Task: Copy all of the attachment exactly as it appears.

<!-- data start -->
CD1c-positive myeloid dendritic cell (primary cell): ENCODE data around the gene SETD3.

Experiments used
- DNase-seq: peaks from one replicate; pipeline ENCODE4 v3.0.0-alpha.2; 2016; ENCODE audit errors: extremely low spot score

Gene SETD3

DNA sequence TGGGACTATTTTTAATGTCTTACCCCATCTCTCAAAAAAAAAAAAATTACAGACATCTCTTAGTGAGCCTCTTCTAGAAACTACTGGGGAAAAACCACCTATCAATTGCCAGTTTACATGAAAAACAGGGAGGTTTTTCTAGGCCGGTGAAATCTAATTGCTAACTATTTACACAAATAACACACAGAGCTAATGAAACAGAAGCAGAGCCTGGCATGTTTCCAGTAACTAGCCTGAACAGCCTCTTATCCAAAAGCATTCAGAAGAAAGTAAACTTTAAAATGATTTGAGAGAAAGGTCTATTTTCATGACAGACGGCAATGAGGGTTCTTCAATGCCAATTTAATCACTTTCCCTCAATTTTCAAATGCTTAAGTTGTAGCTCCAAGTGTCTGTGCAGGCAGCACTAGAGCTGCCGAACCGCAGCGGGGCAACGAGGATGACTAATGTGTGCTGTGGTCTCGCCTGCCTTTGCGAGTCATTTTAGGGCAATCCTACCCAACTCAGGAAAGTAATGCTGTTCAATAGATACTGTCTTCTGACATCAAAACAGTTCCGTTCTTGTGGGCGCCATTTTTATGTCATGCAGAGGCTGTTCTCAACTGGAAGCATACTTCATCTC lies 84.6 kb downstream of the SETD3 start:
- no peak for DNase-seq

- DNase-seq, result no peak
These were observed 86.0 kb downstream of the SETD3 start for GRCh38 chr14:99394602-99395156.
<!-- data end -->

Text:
CD1c-positive myeloid dendritic cell (primary cell): ENCODE data around the gene SETD3.

Experiments used
- DNase-seq: peaks from one replicate; pipeline ENCODE4 v3.0.0-alpha.2; 2016; ENCODE audit errors: extremely low spot score

Gene SETD3

DNA sequence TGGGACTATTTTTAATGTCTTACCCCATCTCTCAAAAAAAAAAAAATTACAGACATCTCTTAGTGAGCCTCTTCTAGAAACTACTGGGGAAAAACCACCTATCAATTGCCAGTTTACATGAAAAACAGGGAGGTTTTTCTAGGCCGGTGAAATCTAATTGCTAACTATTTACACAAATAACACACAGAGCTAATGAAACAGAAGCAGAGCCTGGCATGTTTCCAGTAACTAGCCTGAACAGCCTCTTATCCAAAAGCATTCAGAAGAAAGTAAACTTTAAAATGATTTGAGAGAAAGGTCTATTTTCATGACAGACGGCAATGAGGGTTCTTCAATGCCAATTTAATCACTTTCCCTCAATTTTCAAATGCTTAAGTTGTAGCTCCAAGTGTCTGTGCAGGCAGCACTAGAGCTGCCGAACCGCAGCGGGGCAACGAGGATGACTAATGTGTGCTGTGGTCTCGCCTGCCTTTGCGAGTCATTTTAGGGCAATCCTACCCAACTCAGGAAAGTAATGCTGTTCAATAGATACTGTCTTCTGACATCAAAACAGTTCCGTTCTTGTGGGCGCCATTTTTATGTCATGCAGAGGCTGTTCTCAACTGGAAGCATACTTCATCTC lies 84.6 kb downstream of the SETD3 start:
- no peak for DNase-seq

- DNase-seq, result no peak
These were observed 86.0 kb downstream of the SETD3 start for GRCh38 chr14:99394602-99395156.